Rubanovich, Julia & Geoffrey Herman (eds.). 2019. Irano-Judaica VII: Studies Relating to Jewish Contacts with Persian Culture throughout the Ages. Vol. VII. Jerusalem: Ben-Zvi Institute for the Study of Jewish Communities in the East.
Part One: Law, Ritual and Eschatology in Zoroastrianism and Judaism
Almut Hintze: “Defeating Death: Eschatology in Zoroastrianism, Judaism and Christianity”
Maria Macuch: “A Pahlavi Legal Term in Jesubōxt’s Corpus Iuris”
Benjamin Jokisch: “Cultural Intertwinedness and the Problem of Proving Reception. A Case Study on Late Antique Foundations: ruwānagān, heqdēsh, piae causae, and waqf“
Yaakov Elman: “Samuel’s Scythe-handle: Sasanian Mortgage Law in the Bavli”
David Brodsky: “‘Thought Is Akin to Action’: The Importance of Thought in Zoroastrianism and the Development of a Babylonian
Part Two: Textual Patterns and Transmission in Avestan and Middle Persian Sources
Desmond Durkin-Meisterernst: “Observations on the Form of Avestan Texts in the Context of Neighboring Traditions”
Mihaela Timuș: “Les raisonnements taxinomiques dans le Dēnkard 3″
Dieter Weber: “Christlich-jüdische Spuren in Pahlavi-Dokumenten des 7. Jhs. n. Chr.”
Yaakov Elman: “The Hērbedestān in the Hērbedestān: Priestly Teaching from the Avesta to the Zand”
Part Three: Jewish-Iranian Historical and Literary Interrelations through the Centuries
Domenico Agostini: “Luhrāsp and the Destruction of Jerusalem: A Note on Jewish-Iranian Syncretism”
Geoffrey Herman: “Back to Bustanay: The History of a Legend”
Julia Rubanovich: “On Representations of Jews in Medieval Persian Epic Poetry”
Orly R. Rahimiyan: “The Image of the Jew in Iranian Folklore”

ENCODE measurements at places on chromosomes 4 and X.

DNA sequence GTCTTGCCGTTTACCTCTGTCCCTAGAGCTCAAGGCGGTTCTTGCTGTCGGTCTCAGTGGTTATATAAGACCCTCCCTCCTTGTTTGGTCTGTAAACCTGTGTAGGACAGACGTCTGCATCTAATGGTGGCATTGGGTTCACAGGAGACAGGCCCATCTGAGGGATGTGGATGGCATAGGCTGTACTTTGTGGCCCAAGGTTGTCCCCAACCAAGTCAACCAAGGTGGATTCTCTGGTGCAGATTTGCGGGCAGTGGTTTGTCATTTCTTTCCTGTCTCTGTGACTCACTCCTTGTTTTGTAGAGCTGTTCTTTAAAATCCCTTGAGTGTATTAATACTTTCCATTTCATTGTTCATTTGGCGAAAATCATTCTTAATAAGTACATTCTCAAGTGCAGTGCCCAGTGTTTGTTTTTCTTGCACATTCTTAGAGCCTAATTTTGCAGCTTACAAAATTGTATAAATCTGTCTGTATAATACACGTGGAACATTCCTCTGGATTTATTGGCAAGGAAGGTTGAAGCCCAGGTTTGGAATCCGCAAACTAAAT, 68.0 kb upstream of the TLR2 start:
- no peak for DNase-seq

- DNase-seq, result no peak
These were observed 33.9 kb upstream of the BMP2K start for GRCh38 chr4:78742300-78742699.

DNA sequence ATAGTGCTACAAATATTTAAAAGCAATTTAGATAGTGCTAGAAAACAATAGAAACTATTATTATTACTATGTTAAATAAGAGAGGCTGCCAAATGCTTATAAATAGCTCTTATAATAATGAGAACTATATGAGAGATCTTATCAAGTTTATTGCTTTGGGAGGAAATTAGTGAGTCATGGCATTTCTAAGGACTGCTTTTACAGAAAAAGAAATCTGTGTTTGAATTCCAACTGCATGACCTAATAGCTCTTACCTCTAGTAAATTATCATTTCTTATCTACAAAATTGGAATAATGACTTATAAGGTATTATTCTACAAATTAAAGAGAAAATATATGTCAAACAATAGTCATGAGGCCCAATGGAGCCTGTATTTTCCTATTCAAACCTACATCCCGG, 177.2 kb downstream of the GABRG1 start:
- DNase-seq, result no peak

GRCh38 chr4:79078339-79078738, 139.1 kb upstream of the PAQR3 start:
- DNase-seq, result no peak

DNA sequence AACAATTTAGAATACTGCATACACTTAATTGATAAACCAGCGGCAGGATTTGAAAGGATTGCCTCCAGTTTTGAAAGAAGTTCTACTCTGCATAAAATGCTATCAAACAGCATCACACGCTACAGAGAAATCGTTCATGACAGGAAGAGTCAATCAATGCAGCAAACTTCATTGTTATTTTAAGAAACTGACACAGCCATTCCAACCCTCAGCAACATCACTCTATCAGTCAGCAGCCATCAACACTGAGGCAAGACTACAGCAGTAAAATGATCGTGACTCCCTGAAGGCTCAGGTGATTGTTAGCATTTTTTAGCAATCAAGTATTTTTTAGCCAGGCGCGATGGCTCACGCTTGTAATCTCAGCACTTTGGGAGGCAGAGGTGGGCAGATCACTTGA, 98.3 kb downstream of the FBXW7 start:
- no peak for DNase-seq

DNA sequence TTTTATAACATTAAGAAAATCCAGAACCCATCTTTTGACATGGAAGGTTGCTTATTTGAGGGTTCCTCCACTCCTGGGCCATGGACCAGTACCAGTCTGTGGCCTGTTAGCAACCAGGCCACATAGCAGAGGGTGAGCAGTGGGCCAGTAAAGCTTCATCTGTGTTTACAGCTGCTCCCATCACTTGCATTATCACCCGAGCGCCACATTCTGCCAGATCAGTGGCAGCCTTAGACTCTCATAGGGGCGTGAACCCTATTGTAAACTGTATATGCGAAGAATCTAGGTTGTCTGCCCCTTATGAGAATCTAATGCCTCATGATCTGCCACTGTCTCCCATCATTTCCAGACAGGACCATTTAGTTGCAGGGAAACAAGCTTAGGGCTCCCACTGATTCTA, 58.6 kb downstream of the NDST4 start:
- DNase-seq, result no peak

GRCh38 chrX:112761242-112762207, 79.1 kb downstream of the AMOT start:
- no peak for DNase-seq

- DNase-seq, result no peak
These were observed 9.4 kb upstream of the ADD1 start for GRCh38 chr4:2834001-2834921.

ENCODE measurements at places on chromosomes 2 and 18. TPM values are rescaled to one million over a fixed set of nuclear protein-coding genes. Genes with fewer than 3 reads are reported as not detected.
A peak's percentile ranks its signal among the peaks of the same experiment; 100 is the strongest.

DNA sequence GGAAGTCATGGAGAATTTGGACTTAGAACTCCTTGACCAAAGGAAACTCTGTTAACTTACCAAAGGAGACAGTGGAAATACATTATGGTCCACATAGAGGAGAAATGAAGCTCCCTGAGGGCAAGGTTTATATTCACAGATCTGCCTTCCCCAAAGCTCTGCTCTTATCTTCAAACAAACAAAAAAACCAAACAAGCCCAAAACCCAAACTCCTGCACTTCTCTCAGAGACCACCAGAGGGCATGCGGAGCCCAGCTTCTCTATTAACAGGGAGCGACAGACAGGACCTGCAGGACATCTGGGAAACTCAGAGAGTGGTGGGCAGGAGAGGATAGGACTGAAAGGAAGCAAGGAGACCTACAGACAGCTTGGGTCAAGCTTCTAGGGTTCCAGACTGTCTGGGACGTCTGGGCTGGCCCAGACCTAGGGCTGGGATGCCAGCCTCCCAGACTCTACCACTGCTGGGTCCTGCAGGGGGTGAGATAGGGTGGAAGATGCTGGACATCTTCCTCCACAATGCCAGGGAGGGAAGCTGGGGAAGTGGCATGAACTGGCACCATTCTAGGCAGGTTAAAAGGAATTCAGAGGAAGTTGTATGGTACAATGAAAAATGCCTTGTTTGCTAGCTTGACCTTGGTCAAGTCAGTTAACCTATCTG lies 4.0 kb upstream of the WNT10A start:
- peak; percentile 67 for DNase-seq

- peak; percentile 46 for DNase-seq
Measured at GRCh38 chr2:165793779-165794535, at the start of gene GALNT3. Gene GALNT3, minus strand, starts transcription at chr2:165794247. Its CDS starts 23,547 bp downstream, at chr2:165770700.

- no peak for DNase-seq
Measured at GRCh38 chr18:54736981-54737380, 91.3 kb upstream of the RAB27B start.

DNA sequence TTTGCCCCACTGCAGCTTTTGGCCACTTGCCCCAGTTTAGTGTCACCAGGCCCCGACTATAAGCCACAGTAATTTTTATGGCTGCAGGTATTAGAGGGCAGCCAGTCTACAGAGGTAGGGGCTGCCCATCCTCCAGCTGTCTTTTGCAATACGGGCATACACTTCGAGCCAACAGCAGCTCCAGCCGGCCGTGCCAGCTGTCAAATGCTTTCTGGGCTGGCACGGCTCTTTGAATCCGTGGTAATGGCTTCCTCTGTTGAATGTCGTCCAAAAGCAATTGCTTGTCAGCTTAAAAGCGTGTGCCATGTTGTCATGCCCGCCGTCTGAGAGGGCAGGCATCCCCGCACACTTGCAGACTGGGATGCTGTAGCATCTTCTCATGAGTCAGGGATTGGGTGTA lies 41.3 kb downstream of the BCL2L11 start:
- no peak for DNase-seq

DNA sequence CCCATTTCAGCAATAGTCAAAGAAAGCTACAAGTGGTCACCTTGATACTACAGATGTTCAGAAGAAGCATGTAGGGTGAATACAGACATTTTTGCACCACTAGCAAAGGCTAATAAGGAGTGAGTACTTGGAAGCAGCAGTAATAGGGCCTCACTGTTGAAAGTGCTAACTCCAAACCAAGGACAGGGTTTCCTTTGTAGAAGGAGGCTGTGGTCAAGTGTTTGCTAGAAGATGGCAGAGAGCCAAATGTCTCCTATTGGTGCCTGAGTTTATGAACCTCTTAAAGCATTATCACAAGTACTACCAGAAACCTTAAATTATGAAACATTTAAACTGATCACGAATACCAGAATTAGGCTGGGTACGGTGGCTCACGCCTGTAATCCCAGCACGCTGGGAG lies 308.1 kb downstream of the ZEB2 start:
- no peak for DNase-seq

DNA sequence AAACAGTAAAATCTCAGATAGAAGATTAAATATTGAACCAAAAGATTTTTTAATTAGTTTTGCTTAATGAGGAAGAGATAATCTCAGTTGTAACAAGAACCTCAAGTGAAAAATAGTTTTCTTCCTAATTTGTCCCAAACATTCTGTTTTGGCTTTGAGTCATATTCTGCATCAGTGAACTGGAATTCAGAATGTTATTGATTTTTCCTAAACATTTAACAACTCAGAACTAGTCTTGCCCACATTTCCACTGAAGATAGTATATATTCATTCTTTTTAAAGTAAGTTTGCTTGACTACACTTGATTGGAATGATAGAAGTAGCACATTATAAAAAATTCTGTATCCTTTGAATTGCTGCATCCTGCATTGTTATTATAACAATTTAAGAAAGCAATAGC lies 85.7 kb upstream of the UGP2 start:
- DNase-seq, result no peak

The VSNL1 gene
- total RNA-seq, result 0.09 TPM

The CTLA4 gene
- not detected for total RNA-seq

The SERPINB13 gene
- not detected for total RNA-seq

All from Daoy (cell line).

Part Four: Texts and Motifs: Between Interaction and Polemics Reuven Kiperwasser “ʻThree Partners in a Personʼ: The Metamorphoses of a Tradition and the History of an Idea”
Yishai Kiel: “The Usurpation of Solomon’s Throne by Ashmedai (b.Giṭ. 68a-b): A Talmudic Story in Its Iranian and Christian Contexts”
Sergey Minov: “Jews and Christians in Late Sasanian Nisibis:
The Evidence of the Life of Mār Yāreth the Alexandrian“
Samuel Thrope: “Therefore He Himself is the Demon, Lord of Hell: On Manichaean and Zoroastrian Anti-Judaism”
Part Five: Judaeo-Persian Language and Literature
Gilbert Lazard: “La dialectologie du persan préclassique à la lumière des nouvelles données judéo-persanes”
Shaul Shaked: “A Fragment of the Book of Jeremiah in Early Judaeo-Persian”
Vera B. Moreen: “Reflections on a Judaeo-Persian Manuscript of Rūmī’s Mathnavī“
Nahid Pirnazar: “Observations on the Epic Legacy in Judaeo-Persian Poetry”
Vera B. Moreen: “Shāhīn’s Interpretation of Shira and Haʾazinu“
Alex Tal: “Between Jews and Gentiles in Talmudic Babylonia: Reading between the Lines”
The rock-cut relief depicting the investiture scene of the Sasanian King of Kings, Narseh (293-302) at Naqsh-i Rustam in southern Iran has been investigated by many scholars since the beginning of the twentieth century CE . As regards the iconography of this relief, one of a few problems that have not yet gained scholarly consensus is the identification of the female figure depicted on the viewer’s rightmost side of the relief.
Currently there are two major hypotheses as regards the identification. One of them is to identify the female figure as the Zoroastrian goddess of water, Anāhitā (Arədvī Sūrā Anāhitā). The other is to identify it as the queen of Narseh, Šābuhrduxtag (Shāpuhrdukhtak).
Kassam, Zayn R., Yudit Kornberg Greenberg & Jehan Bagli (eds.). 2018.Islam, Judaism and Zoroastrianism (Encyclopedia of Indian Religions 15157). New York, NY: Springer.